“I think it’s a huge part,” he said. “When you talk about what goes into making a champion it’s a lot of different components. Did we measure things? Did we improve things? Absolutely.”
Andy Shay, coach of the Yale Men’s Lacrosse team said he saw a definite “correlation to our goalie play and the pattern of games they were playing on the board.”
“I understand that a number of studies need to be done to see a true correlation,” he said, “but we did win a National Championship with the help of some stellar goalie play… so I’ll take that as a positive.”
More important than the Lightboard or any one training device, Newman said, is the overall relationship that the athletics department has developed with SEAS, and other schools on campus. “It’s the fact that our athletes know they have a resource that others don’t have,” he said. “That makes them more confident, and they play better. Whether it’s the CEID or strength and conditioning, we all play a role in making the program the best it can be. And now we can say we’re the best program in the country.”
The CEID folks are also happy about their role in helping the team, but they’re even happier about what the Lightboard indicates about the larger culture at Yale.
“For one thing, it’s a great recruiting tool,” Wilen said. “When students visit, they come with their parents, and this shows them that Yale is very progressive in using technology and building the kinds of collaborations that they don’t see at other schools.”
Shay said he hopes the partnership will continue for a long time.
“I think the CEID and Yale Athletics would be missing a huge opportunity if we stopped this collaboration,” he said. “We have some of the brightest and most innovative minds working to solve real issues in the world of sports. From my perspective, it has been incredibly beneficial.”
A large-scale collaboration
Newman had another question. He wasn’t sure if there was an answer but figured that the CEID was the best place to ask it. He wanted a device that could not just record how much weight athletes were pushing and pulling, but a way to record the lifting and pulling processes at multiple points. Wilen and former CEID Design Fellow Max Emerson got to work on a crane scale, a device that measures the force pulling on it — the mechanics are similar to a grocery store produce scale.
Most weight measurement devices, Wilen noted, tell only part of the story. The scale Wilen and Emerson devised quantifies and plots out the forces at work every step along the way of a particular motion. Wilen and Emerson took apart a crane scale that Newman gave them, installed a radio and frequency chip that sends the information to a computer.
“Before, we could say ‘Oh, you got up to 200 pounds’ — but that doesn’t tell you how fast they got there,” Wilen said. “It doesn’t allow you to figure out how long they can hold it there. All of these things are easily done if you can just read that number as a function of time into a computer. That’s the power of this thing — to be able to measure anything they want.”
Depending on how they rig up the scale, users can get all sorts of information about what’s happening and when.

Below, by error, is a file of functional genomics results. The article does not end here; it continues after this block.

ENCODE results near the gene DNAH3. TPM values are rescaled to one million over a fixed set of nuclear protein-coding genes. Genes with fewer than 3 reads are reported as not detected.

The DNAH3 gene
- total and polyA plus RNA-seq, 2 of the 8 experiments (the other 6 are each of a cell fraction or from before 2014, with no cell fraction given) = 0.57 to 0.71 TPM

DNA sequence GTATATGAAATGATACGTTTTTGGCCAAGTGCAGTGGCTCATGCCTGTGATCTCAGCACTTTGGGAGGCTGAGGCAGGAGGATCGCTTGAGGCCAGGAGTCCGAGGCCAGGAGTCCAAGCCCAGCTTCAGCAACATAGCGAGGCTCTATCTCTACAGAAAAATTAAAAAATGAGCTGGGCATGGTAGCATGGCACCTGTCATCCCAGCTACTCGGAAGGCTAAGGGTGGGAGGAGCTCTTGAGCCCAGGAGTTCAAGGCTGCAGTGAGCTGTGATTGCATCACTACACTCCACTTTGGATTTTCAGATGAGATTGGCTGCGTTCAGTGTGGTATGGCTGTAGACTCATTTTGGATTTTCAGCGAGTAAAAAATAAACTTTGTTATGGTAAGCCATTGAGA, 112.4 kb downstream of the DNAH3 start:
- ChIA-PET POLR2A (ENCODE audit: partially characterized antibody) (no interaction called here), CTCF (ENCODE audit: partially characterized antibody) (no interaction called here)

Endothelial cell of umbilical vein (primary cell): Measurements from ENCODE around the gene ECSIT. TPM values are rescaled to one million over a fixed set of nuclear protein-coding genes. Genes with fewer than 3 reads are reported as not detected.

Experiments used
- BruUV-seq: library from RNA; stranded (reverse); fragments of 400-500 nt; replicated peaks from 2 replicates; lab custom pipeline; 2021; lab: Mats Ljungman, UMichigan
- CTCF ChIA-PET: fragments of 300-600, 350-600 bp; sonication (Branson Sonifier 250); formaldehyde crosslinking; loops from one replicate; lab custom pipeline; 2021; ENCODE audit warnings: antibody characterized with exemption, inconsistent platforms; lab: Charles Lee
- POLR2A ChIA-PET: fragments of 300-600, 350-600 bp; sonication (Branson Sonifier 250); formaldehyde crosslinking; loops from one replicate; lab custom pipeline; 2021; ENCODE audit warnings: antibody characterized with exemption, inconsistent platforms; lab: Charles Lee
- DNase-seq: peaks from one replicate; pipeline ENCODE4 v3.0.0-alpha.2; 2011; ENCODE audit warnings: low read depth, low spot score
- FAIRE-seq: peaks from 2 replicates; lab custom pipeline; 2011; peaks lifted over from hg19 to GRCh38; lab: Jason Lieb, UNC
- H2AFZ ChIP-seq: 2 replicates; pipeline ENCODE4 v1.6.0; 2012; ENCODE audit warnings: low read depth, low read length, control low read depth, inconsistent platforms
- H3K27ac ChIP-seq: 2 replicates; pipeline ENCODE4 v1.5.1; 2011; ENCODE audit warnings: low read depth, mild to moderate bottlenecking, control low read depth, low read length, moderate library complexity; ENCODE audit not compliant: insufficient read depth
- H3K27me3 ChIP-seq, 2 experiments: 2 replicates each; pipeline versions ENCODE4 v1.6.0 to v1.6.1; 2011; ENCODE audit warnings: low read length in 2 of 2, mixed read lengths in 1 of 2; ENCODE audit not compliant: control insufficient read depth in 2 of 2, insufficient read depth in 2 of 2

“Every two seconds, it gives us an impulse reading,” Newman said. “So we see peak force, we see average force — it gives us a window, and we’re able to track all of that.”
For Newman and the other coaches, it answered many long-vexing questions. When two linemen lock up and push each other and nobody is moving, the outside observer might not realize the complexity of forces at work. As Newman notes, though, “there is actually a raging battle of physics underway.” The crane scale sheds light on the dynamic changes in the mysterious forces of unmoving objects. “How much does a defensive lineman push?” Newman asks, and shrugs. “We didn’t know either. Hook him up on the scale, and now we know.”
Not only do they know that now, but they also now know how much weight they need to put on the training sled to simulate the force of a defensive lineman — and that they need to vary that weight depending on the surface of the practice. Before they relied on equations and general strategies — now they’ve got hard data.
“Now we’re not arbitrarily picking a weight,” he said. “Understanding those levels gives us an incredible clarity of understanding of what we need to do, how much we need to do it, and then measure the on-field change. That allows us to develop very powerful defensive linemen.”
And its usefulness goes well beyond the line of scrimmage. The crane scale is also being used for the sailing team. One particular revelation that emerged was when members of the women’s team used the scale. Newman said their ability to fine-tune their control of large pulls became clear once they looked at the results on the scale.
“Even though they aren’t moving they must have tremendous, fine-tuned control — that’s the very thing that makes them so elite,” he said. “When you have scales, you have clarity and you can fine-tune your training. It’s one of the most powerful tools we have in the weight room.”
As Newman said, sports are full of problems, and he’s planning to bring more to ENAS 118 for the next semester.
“The relationship with the Engineering School is going to be so critical to our future success,” Newman said. “What everybody’s most excited about is the collaboration and innovation — we’re able to do things here that many athletic departments can’t do. That’s because we have some of the smartest minds in the field coming together for one cause, which is to make Yale the best it can be and our players the best they can be, on and off the field.”